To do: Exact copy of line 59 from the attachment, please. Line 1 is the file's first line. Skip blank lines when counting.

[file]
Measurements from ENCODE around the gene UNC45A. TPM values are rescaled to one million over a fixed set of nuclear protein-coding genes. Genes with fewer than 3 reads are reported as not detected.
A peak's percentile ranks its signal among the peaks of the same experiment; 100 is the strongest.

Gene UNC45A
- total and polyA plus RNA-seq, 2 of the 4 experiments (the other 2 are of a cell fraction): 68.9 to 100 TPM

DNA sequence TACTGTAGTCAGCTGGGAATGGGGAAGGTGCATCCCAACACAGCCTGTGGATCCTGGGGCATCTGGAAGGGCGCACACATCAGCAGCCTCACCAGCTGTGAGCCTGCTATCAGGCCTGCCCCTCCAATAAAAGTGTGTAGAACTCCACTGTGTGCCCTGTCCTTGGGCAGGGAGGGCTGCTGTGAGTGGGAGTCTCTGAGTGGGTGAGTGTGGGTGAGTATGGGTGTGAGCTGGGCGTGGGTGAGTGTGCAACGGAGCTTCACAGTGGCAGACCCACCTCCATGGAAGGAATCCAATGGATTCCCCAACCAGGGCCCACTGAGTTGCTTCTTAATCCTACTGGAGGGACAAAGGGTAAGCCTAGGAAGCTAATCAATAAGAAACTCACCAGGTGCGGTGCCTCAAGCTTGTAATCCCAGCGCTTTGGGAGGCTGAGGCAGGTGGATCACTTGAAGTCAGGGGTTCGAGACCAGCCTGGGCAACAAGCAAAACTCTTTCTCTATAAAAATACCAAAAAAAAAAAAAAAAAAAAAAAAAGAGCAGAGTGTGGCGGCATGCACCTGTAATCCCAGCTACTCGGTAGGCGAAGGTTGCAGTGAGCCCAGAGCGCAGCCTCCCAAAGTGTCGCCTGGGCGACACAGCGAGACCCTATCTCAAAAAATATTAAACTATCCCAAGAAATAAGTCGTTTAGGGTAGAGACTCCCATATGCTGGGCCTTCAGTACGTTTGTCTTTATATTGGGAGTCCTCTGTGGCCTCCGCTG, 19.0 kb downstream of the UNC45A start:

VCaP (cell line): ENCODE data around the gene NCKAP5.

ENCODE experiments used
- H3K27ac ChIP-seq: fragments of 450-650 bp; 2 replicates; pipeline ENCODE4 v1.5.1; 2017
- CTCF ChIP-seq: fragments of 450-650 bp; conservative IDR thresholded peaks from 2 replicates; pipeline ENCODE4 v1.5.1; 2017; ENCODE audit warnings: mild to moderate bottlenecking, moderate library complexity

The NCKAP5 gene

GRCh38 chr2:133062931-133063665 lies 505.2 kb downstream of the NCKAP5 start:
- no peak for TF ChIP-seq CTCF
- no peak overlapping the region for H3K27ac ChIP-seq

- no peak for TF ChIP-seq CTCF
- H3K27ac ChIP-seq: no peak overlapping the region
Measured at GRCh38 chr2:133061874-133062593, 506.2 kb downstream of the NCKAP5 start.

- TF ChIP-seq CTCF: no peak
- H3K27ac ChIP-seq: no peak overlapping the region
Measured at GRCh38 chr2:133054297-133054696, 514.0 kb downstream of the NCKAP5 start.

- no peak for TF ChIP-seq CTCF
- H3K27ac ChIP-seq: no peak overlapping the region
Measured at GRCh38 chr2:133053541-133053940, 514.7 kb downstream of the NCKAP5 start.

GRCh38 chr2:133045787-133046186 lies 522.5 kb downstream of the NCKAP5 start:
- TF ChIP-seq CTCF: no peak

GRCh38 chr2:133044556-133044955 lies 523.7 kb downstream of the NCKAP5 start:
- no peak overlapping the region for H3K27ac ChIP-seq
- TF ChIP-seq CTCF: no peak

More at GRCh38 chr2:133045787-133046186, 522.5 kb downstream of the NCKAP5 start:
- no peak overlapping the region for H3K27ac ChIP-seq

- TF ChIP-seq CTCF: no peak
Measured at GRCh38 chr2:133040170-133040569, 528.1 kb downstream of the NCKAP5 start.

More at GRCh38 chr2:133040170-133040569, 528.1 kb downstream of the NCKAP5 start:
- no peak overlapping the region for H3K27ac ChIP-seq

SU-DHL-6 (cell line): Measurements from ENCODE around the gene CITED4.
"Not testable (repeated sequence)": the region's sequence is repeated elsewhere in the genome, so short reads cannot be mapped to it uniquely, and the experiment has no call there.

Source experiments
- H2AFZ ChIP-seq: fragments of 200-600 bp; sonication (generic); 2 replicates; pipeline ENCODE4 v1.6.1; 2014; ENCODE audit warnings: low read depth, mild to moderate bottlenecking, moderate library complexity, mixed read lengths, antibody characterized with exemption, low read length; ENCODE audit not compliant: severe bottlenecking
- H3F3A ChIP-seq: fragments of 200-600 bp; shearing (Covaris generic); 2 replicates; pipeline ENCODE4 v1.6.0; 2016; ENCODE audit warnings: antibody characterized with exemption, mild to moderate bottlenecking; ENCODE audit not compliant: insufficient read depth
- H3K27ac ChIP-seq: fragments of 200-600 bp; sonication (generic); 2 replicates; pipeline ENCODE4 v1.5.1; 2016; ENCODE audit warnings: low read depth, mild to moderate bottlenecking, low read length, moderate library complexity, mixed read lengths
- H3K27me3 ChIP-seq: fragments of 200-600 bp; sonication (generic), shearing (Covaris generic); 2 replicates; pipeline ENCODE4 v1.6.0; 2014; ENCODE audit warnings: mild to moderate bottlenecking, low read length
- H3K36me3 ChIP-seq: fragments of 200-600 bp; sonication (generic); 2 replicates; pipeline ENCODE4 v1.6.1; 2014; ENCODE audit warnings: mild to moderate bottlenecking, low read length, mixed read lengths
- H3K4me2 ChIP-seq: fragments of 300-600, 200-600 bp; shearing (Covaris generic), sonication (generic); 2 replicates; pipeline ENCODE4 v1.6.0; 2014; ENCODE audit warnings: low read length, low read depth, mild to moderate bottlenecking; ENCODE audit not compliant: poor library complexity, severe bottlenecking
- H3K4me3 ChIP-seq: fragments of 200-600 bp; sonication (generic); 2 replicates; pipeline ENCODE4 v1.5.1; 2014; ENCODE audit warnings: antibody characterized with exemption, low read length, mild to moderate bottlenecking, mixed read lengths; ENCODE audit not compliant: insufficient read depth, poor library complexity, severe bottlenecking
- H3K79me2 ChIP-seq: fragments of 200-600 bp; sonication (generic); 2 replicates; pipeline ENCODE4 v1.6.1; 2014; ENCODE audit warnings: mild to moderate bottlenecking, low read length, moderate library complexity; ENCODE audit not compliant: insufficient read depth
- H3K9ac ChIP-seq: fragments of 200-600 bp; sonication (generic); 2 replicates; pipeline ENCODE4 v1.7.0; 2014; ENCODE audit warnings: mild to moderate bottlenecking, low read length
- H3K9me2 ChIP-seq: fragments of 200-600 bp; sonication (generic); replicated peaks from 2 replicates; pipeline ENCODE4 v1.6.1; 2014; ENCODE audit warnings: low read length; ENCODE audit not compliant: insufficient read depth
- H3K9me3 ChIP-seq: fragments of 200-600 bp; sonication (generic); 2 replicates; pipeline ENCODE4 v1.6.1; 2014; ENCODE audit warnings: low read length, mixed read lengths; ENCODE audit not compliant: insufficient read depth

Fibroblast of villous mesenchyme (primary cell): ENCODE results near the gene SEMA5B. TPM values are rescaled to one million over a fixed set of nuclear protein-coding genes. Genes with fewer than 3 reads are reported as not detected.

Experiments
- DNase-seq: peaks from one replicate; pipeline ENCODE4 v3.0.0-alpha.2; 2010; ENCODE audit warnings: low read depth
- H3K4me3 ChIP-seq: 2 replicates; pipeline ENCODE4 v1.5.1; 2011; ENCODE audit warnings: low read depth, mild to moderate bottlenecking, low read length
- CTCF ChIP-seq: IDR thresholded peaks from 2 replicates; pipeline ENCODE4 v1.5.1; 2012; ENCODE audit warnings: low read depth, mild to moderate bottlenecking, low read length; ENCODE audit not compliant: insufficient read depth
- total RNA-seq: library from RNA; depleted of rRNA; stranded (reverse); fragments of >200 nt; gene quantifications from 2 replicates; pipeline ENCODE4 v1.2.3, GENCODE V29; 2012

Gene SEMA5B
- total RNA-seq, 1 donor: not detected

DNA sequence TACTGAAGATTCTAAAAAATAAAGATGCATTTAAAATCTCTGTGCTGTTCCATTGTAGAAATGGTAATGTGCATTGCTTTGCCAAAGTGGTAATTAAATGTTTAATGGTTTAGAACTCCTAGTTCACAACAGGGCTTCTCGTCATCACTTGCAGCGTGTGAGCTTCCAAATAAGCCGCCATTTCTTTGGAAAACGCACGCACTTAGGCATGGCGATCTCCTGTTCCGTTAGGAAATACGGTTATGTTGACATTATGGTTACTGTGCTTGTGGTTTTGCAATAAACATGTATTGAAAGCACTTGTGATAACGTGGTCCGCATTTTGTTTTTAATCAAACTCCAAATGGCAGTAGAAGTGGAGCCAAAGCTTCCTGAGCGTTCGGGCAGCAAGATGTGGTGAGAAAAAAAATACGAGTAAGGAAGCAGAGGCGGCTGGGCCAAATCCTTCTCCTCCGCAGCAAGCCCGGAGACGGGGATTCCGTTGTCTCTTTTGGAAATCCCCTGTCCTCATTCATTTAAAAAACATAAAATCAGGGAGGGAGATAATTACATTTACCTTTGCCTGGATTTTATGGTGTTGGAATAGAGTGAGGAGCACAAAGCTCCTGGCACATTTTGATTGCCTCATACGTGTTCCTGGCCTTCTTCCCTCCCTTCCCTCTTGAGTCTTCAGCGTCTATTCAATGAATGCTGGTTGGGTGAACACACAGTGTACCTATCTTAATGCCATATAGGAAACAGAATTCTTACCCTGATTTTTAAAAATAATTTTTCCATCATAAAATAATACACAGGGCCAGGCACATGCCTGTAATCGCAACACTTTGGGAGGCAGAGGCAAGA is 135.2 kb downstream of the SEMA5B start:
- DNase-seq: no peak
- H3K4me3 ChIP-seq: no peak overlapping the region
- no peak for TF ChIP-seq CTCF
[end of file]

- no peak for TF ChIP-seq CTCF